The Samsung Gear VR is one of the most successful virtual reality headsets of all time when it comes to pure numbers. According to at least one objective analysis, the Samsung and Oculus-developed device is projected to sell upward of 2 million units by the end of this year. This gargantuan number includes all the iterations of Gear VR, of which there have been several. Earlier this year, Samsung released its latest version of the smartphone powered VR HMD and, according to a recent patent, an even more advanced version may be on its way.
As first noted by Galaxy Club, a Korean patent application filed by Samsung was recently made public that showcases a version of the Gear VR with never before seen features. Positional tracking, face mapping and eye tracking are all highlighted in this single patent titled “Image Processing for Head Mounted Display Devices.”
Positional tracking is a VR headset’s ability to understand its location in 3D space. Currently, the Gear VR cannot do this. It can track the movements of a user’s head as it moves side to side or up and down, but does not allow the user to lean in closer to virtual objects or to walk around a digitally rendered environment. The Gear VR imagined in this patent application, however, might adopt an outside-in tracking methodology that looks similar to the PlayStation VR.
A series of LED lights placed on the headset would be picked up by an external camera and that information would be translated into positional data inside the headset itself. This external camera appears to have an antenna as well, suggesting that this new tracking system will be relayed between the phone and the cameras wirelessly.
In addition to positional tracking, this future Gear VR would also come equipped with face and eye tracking capabilities as well. According to the patent, the new Gear VR would have a wreath of electrooculographic (EOG) sensors specifically designed to track your eye movements while inside the headset. A similar swath or infrared (IR) sensors would map and track the movements of your face.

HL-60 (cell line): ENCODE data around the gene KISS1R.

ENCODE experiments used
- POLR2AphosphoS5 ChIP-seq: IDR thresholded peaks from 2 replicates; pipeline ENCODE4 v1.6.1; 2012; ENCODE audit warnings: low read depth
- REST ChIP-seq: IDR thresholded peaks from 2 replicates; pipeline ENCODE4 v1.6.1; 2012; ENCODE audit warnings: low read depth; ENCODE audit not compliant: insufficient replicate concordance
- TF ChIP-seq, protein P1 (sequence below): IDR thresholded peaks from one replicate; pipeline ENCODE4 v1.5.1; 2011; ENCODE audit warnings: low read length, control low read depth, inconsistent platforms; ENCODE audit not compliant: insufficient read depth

Eye and face tracking could be hugely important for the next generation of VR headsets. Google recently purchased Eyefluence, a company that was making perhaps the most significant strides in VR eye tracking, for an undisclosed sum. Eyefluence technology turns the eyes into the primary control method of an HMD and this approach could revolutionize how we interact with these devices.
Face tracking and mapping are also features that many think should become built-in standards for future VR headsets. Tech like this could help us build more realistic virtual avatars and use those creations far more naturally than before. Social interactions in VR would be amplified significantly by bringing a user’s real time face and eye movements into the experience. Companies like FOVE are already hoping to create headsets that have this capability but it would be a significant coup to see it incorporated into one of the industry’s most “mainstream” devices.
Patent applications are by no means a guarantee of future product features so take this document with a grain of salt. However, it at least provides us with some insight into what Samsung is thinking when it comes to the next generation of the little-HMD-that-could.
We will bring you more Gear VR news as it becomes available.